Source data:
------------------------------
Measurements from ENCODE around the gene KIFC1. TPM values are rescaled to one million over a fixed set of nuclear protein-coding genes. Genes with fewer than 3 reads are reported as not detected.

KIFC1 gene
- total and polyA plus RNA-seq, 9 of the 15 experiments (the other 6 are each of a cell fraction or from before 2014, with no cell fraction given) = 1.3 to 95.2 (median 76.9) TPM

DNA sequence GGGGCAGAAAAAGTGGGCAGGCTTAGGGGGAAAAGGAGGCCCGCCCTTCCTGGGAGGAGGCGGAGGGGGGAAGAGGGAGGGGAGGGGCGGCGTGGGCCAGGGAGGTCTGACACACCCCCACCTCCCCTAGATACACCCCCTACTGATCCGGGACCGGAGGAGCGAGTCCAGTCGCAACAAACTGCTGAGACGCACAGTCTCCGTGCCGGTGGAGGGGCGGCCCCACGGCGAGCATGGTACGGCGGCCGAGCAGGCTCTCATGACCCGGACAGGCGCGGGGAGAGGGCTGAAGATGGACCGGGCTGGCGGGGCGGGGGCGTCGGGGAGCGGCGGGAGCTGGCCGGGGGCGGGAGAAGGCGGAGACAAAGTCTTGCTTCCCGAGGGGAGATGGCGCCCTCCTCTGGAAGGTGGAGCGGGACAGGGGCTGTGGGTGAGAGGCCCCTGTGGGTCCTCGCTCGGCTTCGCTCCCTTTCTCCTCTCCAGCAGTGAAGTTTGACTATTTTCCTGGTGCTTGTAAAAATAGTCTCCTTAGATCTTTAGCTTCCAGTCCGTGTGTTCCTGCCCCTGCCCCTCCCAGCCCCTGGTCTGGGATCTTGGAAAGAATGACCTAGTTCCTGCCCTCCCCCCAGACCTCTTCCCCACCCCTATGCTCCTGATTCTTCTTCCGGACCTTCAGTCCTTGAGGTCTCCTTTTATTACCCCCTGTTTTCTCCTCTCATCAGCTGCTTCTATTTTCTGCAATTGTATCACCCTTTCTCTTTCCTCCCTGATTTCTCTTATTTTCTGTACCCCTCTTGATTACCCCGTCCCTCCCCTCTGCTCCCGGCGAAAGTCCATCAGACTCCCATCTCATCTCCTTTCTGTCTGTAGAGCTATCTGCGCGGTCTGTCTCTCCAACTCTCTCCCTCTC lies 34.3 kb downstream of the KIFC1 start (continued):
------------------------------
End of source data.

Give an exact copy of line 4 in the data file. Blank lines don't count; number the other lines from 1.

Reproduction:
DNA sequence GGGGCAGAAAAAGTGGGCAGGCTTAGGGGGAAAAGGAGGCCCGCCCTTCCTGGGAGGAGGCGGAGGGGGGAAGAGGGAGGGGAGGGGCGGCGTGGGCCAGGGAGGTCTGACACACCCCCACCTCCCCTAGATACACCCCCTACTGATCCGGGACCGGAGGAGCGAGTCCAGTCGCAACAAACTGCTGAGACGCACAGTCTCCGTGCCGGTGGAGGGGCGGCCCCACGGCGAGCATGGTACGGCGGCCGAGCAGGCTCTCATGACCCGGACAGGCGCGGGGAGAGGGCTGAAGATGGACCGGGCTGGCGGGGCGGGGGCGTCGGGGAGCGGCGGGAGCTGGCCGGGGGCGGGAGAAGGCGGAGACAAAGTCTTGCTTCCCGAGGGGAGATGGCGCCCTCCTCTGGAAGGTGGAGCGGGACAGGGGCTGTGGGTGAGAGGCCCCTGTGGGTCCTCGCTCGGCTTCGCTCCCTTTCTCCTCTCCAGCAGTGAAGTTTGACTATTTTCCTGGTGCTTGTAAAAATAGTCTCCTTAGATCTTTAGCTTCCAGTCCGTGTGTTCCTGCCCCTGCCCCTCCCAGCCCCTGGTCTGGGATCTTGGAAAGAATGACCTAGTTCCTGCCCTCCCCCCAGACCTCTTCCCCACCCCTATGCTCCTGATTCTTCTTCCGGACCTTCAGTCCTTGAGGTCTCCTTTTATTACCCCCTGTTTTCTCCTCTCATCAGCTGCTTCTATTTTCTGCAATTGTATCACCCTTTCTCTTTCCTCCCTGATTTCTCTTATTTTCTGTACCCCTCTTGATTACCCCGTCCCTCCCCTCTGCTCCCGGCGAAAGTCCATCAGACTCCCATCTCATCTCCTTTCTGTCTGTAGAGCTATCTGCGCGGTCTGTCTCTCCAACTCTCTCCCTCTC lies 34.3 kb downstream of the KIFC1 start (continued):